One routine that she does stick to is watching the 10 o'clock news every night and, when she can, she enjoys watching breakfast TV, again to catch up on current affairs.
She reckons that she watches around two hours of TV every day and when at home enjoys sitting down with her husband to watch The Chase quiz show. "We like playing along although I don't get to watch it all the time," she says.
Gloria has been vocal this week about the proposals to scrap the free TV licence for over-75s.
"All I want to say is that I don't believe it is the BBC's job to decide where poverty begins and ends, it is the government's job."
‘Many pensioners are poor but not on pension credits’
Myra Vennard (89), from Ballycastle, is the author of three poetry books, Easter Saturday, Blind Angel and Soul Station. A winner of a Belfast Telegraph Women in the Arts award, Myra has two children, Deirdre (62) and Paul (54) as well as five grandchildren and three great grandchildren. She lost her husband, Norman, in 1979 and has lived alone ever since.
Even though she doesn't watch a lot of TV she feels the new proposals to stop giving free licences to the over-75s is unfair.
She will herself be exempt because she is on pensions credit but she knows that a lot of pensioners who are entitled don't claim credits - an issue raised by charities this week.
She says: "It is quite bad they are going to take the licence away. A lot of pensioners are poor and not even claiming pension credits and I think that's a shame and something that needs to be addressed."
Televisions were unheard of when Myra was growing up and her very first TV was bought after she got married in 1953 so that she and her husband could watch live coverage of the Queen's Coronation.
She says: "I remember televisions were very expensive and it wasn't until I got married that I got my first TV when Norman and I bought one for the coronation. It was one of those little TVs with the thick front and big back. Growing up there was no such thing as TVs but I do remember in my teens my father making one. He was an electrician and apparently it was possible for electricians to do this and he made one and I can't remember what it looks like but I do remember bragging about it.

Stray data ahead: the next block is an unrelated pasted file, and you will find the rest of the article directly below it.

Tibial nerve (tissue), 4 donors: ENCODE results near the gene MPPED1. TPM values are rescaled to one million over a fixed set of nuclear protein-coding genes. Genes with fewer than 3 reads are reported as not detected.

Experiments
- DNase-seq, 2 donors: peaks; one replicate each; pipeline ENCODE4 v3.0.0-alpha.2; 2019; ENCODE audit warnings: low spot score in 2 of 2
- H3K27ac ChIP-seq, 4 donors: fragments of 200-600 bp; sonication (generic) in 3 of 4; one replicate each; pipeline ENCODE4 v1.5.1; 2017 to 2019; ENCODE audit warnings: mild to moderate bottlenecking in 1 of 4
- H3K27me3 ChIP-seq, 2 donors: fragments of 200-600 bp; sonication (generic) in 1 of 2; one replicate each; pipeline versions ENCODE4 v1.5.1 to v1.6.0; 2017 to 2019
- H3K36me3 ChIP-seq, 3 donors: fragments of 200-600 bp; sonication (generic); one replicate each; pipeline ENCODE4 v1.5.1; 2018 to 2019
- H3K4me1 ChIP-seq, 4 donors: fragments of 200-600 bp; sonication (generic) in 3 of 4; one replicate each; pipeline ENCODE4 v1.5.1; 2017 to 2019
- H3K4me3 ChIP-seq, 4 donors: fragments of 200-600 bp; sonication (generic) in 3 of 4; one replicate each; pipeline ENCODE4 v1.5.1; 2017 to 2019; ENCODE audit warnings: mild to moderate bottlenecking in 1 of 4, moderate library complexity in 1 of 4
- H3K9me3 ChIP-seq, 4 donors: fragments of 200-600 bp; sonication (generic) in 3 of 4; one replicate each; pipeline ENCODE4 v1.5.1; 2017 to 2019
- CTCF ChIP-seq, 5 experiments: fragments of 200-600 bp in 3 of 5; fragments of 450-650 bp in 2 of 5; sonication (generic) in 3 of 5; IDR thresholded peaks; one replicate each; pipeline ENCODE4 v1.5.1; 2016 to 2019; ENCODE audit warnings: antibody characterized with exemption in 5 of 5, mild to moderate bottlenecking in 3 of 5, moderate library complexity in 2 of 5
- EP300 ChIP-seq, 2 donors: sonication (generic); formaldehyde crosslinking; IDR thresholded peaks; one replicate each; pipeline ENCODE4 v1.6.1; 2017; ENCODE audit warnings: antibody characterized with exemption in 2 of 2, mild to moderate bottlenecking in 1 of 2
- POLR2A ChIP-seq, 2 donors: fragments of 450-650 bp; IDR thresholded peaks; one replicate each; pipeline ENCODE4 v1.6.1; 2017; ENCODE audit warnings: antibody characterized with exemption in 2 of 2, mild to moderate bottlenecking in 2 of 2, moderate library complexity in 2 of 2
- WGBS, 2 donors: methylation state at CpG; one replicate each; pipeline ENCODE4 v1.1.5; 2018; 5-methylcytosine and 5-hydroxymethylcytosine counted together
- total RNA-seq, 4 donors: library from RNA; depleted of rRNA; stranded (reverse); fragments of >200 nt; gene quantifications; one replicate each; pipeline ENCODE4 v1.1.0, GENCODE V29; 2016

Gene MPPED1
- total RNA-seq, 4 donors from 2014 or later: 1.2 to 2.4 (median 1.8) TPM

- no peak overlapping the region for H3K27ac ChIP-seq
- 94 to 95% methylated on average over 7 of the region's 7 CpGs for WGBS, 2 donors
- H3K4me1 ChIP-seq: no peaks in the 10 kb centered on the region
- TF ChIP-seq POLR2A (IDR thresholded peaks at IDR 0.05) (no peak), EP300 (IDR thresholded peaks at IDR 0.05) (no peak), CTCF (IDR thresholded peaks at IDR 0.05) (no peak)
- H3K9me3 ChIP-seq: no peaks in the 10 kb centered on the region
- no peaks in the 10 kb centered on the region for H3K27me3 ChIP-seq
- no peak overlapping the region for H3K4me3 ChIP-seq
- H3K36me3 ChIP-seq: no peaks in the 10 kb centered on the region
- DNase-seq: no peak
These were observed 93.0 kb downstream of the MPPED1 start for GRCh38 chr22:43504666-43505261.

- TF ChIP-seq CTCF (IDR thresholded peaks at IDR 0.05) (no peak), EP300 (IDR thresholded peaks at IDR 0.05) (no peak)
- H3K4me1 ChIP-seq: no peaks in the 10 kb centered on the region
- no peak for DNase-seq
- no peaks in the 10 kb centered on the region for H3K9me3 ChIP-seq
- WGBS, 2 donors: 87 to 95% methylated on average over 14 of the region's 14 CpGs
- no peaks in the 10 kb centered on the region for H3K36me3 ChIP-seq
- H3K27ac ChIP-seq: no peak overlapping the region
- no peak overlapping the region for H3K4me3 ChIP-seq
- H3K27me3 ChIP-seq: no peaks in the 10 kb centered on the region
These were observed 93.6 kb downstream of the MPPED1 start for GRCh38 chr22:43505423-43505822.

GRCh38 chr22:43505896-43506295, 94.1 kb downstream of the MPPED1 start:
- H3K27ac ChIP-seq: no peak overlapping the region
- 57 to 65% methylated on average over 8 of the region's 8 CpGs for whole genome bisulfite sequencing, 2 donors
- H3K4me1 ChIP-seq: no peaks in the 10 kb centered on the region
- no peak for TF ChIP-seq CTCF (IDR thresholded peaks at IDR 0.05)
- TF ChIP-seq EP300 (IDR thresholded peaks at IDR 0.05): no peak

"The Queen's Coronation was a big thing and people met in each other's houses to watch it and have a party.
"I don't remember the names of TV shows that I would have watched back then but I do recall watching Val Doonican, who was an Irish crooner, and some quiz shows.
"Looking back now it was a bit of a novelty but there was a lot of rubbish on too - that's not to say that there is no rubbish on now!"
When her daughter, Deirdre, came along in 1955 and her son, Paul, nine years later, Myra recalls that what little children's programmes were on at the time proved a great relief for her as a busy mum. She says: "I remember the children's programmes Andy Pandy and The Wooden Tops. There weren't many programmes for children but they were a Godsend, just being able to set the children down in front of them. My daughter in particular really liked the children's programmes."
Myra still writes most days and never switches her television on during the day, preferring to listen to BBC Radio 3 instead.
Some days she will tune in early afternoon to watch Escape to the Country but most days she switches her TV on at 6pm for the evening news.
After that she will tune in to her favourite channel, BBC4, to see what historical programmes are on. She says: "I don't watch any TV in the morning or any of the afternoon quiz shows. I like factual programmes and I love catching old black and white movies from the 50s on Talking Pictures.
"My favourite channel is BBC4 because it has historical programmes and I also like anything to do with art.
"I like programmes that you get a message from, something that fires the imagination and I love music, mostly classical.
"I go to bed most nights around 9.30 and read for an hour."